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Psyching 2

Recently at the club I watched a strange auction unfold. I was in fourth seat with AQJx K10 K109x Qxx. LHO and parnter passed, and RHO opened 2. I immediately smelled a rat. 

Background: The 2 opener was a very old man who has been playing casually for a long time. He has never played seriously, and I think most people (including himself) would consider him to be a beginner (or at least a novice). His partner is a very experienced (and good) player who insisted on playing old-school methods that included strong 2-bids. 

So theoretically, 2 is a big balanced hand, or 20+ with a real club suit. I can "smell" that he probably has neither, but it's certainly mathematically possible, and my partner and I have no means of bidding constructively over this opener, so I pass, and the auction proceeds:

(P) P (2) P

(2) 2 (3) All Pass

Opener's hand was xx xx AQJx AKxxx. We got a zero for 3 down 3, when we're cold for 4 of either major, or 3NT. My question is for the directors out there: How would you rule? Feel free to add specificity in the comments if my answers don't fit your assessment.

Also please feel free to comment with additional answers to the following questions:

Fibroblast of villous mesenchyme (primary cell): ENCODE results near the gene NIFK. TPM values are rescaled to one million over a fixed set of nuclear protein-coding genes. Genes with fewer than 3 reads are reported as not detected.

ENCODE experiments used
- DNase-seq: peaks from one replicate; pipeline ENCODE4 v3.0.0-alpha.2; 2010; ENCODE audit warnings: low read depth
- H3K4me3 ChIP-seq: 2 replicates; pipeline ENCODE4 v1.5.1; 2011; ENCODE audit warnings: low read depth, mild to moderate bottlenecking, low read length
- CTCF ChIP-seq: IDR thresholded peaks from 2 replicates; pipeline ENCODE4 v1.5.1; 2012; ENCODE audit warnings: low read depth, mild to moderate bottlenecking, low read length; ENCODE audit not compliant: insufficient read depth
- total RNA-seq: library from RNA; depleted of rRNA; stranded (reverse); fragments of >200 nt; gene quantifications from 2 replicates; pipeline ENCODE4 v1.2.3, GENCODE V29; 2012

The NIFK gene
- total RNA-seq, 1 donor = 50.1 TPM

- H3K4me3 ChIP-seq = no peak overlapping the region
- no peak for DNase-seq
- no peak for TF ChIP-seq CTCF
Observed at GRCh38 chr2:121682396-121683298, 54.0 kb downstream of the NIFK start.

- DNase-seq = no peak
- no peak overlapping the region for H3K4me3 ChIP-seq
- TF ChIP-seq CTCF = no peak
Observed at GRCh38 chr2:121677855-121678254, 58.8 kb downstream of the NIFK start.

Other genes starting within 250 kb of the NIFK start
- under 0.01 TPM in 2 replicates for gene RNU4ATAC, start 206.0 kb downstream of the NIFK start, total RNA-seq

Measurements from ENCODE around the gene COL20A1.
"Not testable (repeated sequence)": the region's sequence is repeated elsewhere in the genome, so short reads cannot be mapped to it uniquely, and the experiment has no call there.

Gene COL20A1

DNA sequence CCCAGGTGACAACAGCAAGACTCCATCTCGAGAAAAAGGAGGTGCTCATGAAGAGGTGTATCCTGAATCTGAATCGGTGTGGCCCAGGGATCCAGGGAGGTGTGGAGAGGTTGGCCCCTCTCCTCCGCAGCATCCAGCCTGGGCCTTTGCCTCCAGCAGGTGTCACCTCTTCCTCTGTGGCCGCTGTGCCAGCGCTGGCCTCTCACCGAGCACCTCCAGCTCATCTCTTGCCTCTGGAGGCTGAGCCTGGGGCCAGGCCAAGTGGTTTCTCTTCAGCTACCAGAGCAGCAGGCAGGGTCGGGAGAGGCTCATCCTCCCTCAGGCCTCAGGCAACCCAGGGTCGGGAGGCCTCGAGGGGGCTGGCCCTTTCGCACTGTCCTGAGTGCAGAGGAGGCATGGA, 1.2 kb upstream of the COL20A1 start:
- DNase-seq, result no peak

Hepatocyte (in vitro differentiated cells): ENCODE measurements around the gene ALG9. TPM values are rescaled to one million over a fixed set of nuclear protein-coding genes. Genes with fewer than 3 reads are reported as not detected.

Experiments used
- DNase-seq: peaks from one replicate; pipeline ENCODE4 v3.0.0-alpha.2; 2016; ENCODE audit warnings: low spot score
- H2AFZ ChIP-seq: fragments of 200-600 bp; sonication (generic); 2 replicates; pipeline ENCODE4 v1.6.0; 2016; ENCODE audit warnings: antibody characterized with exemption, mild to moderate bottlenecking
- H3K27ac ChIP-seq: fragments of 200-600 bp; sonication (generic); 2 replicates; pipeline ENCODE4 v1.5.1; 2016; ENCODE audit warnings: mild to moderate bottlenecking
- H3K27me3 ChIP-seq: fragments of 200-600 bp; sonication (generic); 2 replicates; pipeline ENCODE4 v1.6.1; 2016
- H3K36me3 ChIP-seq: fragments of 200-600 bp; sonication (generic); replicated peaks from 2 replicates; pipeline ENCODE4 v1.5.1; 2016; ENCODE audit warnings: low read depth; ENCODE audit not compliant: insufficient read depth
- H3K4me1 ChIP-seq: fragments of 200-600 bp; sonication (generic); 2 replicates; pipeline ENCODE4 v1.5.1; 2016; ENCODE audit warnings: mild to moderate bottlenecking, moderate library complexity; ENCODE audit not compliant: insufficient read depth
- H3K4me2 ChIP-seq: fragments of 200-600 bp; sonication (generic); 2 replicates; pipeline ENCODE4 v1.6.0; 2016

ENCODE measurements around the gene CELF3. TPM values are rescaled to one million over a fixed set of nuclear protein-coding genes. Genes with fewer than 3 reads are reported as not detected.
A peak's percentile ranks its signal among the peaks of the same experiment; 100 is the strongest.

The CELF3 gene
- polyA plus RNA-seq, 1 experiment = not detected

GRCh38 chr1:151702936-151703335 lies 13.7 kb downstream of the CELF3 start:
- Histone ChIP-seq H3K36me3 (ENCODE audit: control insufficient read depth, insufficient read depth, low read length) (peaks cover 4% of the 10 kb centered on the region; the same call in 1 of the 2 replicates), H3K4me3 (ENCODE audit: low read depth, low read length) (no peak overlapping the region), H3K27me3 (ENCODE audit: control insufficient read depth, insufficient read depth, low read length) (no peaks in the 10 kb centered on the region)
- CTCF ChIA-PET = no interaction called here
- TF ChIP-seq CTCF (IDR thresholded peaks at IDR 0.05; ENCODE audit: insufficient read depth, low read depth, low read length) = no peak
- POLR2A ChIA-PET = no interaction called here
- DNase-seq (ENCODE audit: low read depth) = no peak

Does the quality of a player make a difference here? Specifically, at what point do we draw the line between "Players who are learning and can't be expected to know better", and "terrible players who have been playing long enough that they SHOULD know better (even if it's clear that they don't)"?

What are the broad implications of psyching strong forcing bids? Or forcing bids in general? The laws make it clear that it's not allowed to psych 2, but they provide no guidelines (that I know of) for what to do when it happens. 

What constitutes a psych? Must the player intend to mislead? I don't think that was the case here. It's clear that he didn't have his bid. I don't know if he thought he had his bid, but I do think he was trying his best in the context of a system he didn't understand. When I was first learning I opened a 4=5=4=0 8-count Flannery. I didn't think I was psyching. I evaluated my void to be worth 3 points, and that got me up to 11. The director politely informed me that this was not allowed, and that we would lose 3 IMPs for that board regardless of the result at the other table. The fact that I had no intention to mislead was irrelevant. The fact that I had 50 master points at the time was irrelevant. The issue of whether or not the opponents were damaged was irrelevant (there was no discussion about this).

Thanks in advance for your comments. I'm infinitely fascinated by ethical implications of the laws. I'm looking forward to the comments.

No score adjustment. Warn the offenders not to do it again.
Adjust to AVE+ for the non-offenders, AVE- for the offenders.
Adjust to AVE+ for the non-offenders, keep the table result for offenders, but warn them not to do it again.
Adjust to AVE+ for the non-offenders, assign a procedural penalty to the non-offenders. (If different from 1/4 of a board, please comment.)
Other. (Please comment)

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